Calories are bullshit. Yes, they exist and yes, at the core of having an understanding of what and how much we’re eating, but over the years I’m sure many of us have each found ourselves in the midst of a murky relationship with the drama of counting them.
The shady side of the calorie coin, is the competitive, obsessive and neglectful aspect that too easily becomes a symptom of counting and tracking those pesky little numbers. Needless to say, young women of the 80s, 90s and 00s were heavily subject to the mixed and missed messaging of the fact that actually, following a healthy diet is way more complex than sticking to a rogue number of calories. But even now, the huge factor that’s often been left out of the equation is the numbers that alcohol accounts for.
Shock horror, wine has calories too! But then again, I suppose we’ve got a completely separate, messed up relationship with alcohol all on it’s own...
We never learn from our hangovers (or the fear of having text an ex/said something inappropriate/generally made a fool of ourselves, for that matter) but nevertheless, all of the side effects of drinking alcohol hold a pretty fixed place in our periphery vision. Well, all except how they contribute to our calorie intake.
READ MORE: A Selection Of Alcohol-Free Drinks That Don't Taste Awful
1. Alcohol-Free Budweiser
Smells like a Bud, tastes like a Bud, comes with a can. We'd say this is top of the 'how to pretend your drinking when you don't want to drink' pecking order.
2. Alcohol-Free Eisberg White Wine
A Sauvignon Blanc not as you know it but it's not all that far off. Unless you're a proper wine connoisseur... then you probably won't be into it at all. But it smells very grape-y which is as about as close to a white wine as you get in this game.
3. Alcohol-Free Erdinger Wheat Beer
As soon as we popped the lid on this one it smelt like a pub, so if you're into full sensory drinking go for this guy here. Pours with a generous head if that's how you like your beers but don't try it luke warm. It's not pleasant at all.
4. Alcohol-Free Kopparberg
Oh hey there sugary-sweet cider of our younger years. Honestly, I'd struggle to tell the difference between this one and the boozy alternative which, for these purposes, is a good thing. Teeth will probably feel a bit furry by the time you finish the bottle, though.
5. Alcohol-Free Rawsons Retreat Sparlking Chardonnay
I'm very sorry to say that we struggled to find a precise prosecco alternative. And technically this bottle of bubbles is 0.5% alcohol but we're pretty sure that doesn't really count... right?
6. Alcohol-Free Seedlp 'Spirit'
Here we have the world's first distilled alcohol-free spirit. As for which spirit it's meant to be, we're not sure. But it's made from peas (and smells like peas) but doens't taste half bad with some lemonade and/or orange juice.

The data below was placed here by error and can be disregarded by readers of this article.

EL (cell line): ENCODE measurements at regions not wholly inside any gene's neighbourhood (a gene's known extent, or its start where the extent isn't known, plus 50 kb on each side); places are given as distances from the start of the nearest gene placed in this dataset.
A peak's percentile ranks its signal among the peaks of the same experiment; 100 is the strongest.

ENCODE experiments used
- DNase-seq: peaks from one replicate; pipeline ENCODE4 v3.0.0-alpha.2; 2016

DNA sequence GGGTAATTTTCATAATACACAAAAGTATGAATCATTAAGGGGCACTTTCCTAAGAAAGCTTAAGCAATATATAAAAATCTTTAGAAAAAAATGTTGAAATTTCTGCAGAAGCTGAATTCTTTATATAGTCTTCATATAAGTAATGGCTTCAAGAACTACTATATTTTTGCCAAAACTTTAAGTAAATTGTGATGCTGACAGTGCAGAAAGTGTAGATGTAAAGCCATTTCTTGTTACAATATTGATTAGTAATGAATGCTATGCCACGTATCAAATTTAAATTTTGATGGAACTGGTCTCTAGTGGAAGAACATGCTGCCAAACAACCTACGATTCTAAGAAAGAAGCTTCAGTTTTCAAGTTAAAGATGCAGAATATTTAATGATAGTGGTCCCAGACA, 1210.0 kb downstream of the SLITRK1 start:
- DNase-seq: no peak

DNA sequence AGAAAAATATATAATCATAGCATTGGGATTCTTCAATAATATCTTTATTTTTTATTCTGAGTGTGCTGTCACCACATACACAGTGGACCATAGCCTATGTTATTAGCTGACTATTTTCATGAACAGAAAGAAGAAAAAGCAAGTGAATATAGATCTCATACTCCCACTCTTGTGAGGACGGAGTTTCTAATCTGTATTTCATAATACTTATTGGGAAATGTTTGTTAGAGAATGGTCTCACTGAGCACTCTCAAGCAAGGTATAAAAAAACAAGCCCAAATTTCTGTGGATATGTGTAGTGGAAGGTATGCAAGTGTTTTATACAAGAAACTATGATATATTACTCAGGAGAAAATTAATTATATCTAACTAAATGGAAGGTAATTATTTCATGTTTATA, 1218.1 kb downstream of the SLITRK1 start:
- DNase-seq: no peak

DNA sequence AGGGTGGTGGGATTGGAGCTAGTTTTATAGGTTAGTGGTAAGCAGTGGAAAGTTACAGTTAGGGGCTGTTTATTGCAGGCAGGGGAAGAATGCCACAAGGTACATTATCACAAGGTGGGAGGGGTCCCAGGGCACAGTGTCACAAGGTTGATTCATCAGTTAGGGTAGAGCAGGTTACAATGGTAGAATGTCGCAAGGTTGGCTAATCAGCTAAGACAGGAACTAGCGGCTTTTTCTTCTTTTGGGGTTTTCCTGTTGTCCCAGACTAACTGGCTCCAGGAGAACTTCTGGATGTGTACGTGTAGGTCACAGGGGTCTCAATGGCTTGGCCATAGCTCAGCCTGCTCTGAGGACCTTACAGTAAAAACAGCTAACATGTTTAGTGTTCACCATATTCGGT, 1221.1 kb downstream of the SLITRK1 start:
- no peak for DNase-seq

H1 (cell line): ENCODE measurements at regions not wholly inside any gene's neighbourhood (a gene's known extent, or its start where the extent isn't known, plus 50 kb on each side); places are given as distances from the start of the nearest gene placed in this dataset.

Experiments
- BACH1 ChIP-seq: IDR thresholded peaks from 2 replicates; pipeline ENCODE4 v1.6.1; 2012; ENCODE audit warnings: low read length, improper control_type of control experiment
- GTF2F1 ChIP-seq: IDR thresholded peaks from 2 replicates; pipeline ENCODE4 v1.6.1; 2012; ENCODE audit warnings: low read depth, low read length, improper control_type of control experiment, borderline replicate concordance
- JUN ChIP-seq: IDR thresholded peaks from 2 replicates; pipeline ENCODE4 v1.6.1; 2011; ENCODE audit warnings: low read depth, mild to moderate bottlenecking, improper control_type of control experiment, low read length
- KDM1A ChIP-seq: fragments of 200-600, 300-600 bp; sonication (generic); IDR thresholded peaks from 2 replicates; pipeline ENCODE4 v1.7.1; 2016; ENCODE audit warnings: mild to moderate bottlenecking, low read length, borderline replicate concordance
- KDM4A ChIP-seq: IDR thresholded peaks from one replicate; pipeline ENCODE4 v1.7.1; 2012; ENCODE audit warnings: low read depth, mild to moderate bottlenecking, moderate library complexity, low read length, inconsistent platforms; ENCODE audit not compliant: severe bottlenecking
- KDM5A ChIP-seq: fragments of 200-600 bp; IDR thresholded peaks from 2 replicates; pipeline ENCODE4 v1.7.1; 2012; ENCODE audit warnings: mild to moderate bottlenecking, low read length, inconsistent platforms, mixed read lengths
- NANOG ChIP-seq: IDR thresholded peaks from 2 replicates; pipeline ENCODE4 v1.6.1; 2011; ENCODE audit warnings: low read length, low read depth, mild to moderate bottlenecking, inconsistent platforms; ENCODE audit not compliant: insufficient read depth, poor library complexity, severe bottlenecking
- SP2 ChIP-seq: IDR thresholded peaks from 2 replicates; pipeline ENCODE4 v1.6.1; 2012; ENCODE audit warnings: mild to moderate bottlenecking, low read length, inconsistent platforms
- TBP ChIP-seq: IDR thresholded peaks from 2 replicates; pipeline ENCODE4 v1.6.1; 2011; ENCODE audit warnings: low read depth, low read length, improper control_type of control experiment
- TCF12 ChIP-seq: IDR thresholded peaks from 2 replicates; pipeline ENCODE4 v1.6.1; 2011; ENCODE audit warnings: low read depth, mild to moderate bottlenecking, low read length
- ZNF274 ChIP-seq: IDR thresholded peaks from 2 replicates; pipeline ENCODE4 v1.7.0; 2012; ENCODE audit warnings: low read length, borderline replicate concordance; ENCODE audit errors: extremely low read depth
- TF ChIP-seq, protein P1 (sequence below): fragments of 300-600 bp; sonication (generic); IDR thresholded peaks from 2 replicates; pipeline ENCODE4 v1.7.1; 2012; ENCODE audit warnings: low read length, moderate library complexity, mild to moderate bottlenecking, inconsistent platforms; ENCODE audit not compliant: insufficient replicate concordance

7. Alcohol-Free Stowford Press Cider
Smells like a barrel of cider alright! And it really does taste pretty close to a pint of the alcoholic stuff that one rogue mate insists on ordering from the local pub.
Because of this separate association, whenever we _do_ consider alcoholic drinks as calorific, it often then becomes a matter of swapping or exchanging that large glass of Sauvignon for a food item at a different point in the day to make that last minute trip to the pub at the end of the day possible.
And while that's problematic on it's own, food and drink items aren't necessarily interchangeable in that way anyway because, well, duh, swapping that banana for a wine isn't going to play off in the same way when we get down to the legitimate nitty gritty important stuff of carbs, protein, fiber and so on. I'm sorry to have to tell you that, actually, alcohol doesn't have any nutritional value.
'Because alcohol is made from sugar or starch, it contains lots of calories – seven calories a gram in fact, almost as many as pure fat!' the Drink Aware website explains. So the calories there are 'empty' ones, apparently. 'Most alcoholic drinks contain traces of vitamins and minerals, but not usually in amounts that make any significant contribution to our diet'.
Knowledge is power, as they say. So whether you're a calorie counter or not, it's probably useful to know exactly how wine contributes (or doesn't) to your intake. So, here's what you need to know about your wine habit. Brace yourself.
How many calories in a glass of wine?
According to the Drink Aware unit and calorie counter, there's 159 calories in a standard 175ml of 13% wine. The strength of the wine might alter this number a bit, but this is generally at the higher end of things.
How many calories in a large glass of wine?
In a large glass of 13% wine (that's 250ml folks) you'll find up to 228 calories which is probably more than you were expecting, right? Thought so.
How many calories in a bottle of wine?
Ready for some mental arithmetic? A bottle of wine is generally 750ml, which adds up to about three large glasses of wine (doesn't sound very much when we put it like that, does it?). So if you were ever to get through an entire bottle, that'd be about 680 calories accounted for.
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This article originally appeared on The Debrief.